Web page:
Any of a number of factors can be found to be the primary cause of a faulty object. Let's look at the reasons why your car's heating system isn't working properly to help you diagnose it.

Faulty Thermostat

The most typical cause of your car's failing heat is a malfunctioning or broken thermostat. The part might cause problems with your heat as well as your engine's cooling system if it is jammed open or closed. One becomes a matter of comfort, while the other becomes a matter of "Oh no, my engine is broken."

Low Antifreeze/Coolant

Low antifreeze or coolant is the second most common problem. When the coolant/antifreeze levels fall below a certain level, the hot fluid cannot reach the heater core, and the cabin remains cold. This can occur if the engine is overworked and overheats, or even if it isn't adequately fueled.

Heater Fan That Isn't Working

While heated coolant/antifreeze may be injected into the heater center, the heater fan, which is responsible for blowing the heat into a cabin, may break or experience an electrical short.

Blower Motor Resistor Fault

You may have trouble setting the speed of a fan or obtaining any air at all if the blower motor resistor is faulty.

Heater Core Is Clogged

Debris and particles that make their way into a coolant system may sometimes clog the heater core. This happens less frequently than the other problems. This can happen when a radiator does rust from the inside or when debris passes via the radiator and lodges in the heater core. In either case, you'll need to either repair or replace your heater core.

Leaky Radiator

A leaking radiator could stop coolant from entering your heater core and, in the worst-case scenario, harm your engine.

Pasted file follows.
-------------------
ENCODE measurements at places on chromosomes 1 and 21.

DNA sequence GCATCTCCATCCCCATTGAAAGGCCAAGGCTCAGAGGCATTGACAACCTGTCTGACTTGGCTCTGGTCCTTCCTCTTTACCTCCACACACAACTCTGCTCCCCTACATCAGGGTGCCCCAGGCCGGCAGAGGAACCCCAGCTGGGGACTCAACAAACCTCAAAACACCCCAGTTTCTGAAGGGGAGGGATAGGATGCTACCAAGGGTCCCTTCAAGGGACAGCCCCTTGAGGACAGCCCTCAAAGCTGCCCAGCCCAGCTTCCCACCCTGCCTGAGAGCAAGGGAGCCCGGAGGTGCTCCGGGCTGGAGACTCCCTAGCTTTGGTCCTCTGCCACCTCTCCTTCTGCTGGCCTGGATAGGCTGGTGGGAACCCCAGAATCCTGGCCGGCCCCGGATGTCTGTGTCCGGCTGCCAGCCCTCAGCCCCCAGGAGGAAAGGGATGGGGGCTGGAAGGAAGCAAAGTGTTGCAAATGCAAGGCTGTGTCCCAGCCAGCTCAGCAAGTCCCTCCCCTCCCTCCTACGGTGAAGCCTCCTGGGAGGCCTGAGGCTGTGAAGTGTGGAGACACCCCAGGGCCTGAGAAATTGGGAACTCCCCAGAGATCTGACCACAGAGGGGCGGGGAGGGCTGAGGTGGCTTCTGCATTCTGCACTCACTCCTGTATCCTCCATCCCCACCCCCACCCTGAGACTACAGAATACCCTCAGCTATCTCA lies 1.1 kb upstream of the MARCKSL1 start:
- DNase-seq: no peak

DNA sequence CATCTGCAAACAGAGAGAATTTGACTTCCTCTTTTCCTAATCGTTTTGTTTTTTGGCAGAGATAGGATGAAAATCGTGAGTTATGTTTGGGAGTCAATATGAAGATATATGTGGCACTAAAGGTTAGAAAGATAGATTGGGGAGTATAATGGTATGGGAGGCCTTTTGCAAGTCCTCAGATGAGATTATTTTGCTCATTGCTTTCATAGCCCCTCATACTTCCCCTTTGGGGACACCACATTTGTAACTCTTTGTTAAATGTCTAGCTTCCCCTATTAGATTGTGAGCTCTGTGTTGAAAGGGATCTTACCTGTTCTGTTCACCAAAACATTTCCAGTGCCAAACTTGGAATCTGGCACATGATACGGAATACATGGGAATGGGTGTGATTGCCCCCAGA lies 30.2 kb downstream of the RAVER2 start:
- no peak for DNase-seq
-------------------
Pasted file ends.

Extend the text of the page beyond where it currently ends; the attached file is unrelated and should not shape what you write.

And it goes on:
HVAC Controls That Aren't Working

Simply said, the heating system may sometimes not be triggered by your car's buttons, knobs, or even haptic feedback touchscreens. Short circuits, broken dials, and faulty touchscreens can all cause your heater to stop operating.

Blown Fuses or Faulty Wiring

Your car's wiring, like your faulty HVAC controls, could be malfunctioning or have a short. This means that the heating isn't turned on when the driver tells it to. This isn't good.

How to Repair a Broken Thermostat

The Drive put up an easy-to-follow tutorial on how to repair a broken thermostat to ease your fix-it anxieties and show you just how simple DIY fixes can be. You'll need to buy a new coolant as well as a new thermostat.


Working on your automobile can be hazardous and nasty, so here's what you'll need to avoid dying, being maimed, or losing a finger while keeping your shirt, jeans, and skin spotless—hopefully.

What You'll Need to Repair a Broken Thermostat

We're not psychics, and we're not rummaging through the toolbox or garage, so here's everything you'll need.

List of Tools
• Drain bucket

• Selection of wrenches

List of Parts

• Coolant

• A new thermostat

• Organizing the tools and gear so that everything is easily accessible can save you valuable minutes while you wait for your handy kid or four-legged helper to give you the blowtorch or sandpaper. (A blowtorch isn't required for this task.)

• A flat workspace, like a garage floor, street parking, driveway, is also required. Because we aren't getting the ride out of the clink, check the local regulations to ensure you are not breaking any regulations when using the street.

Why is my car heat not working?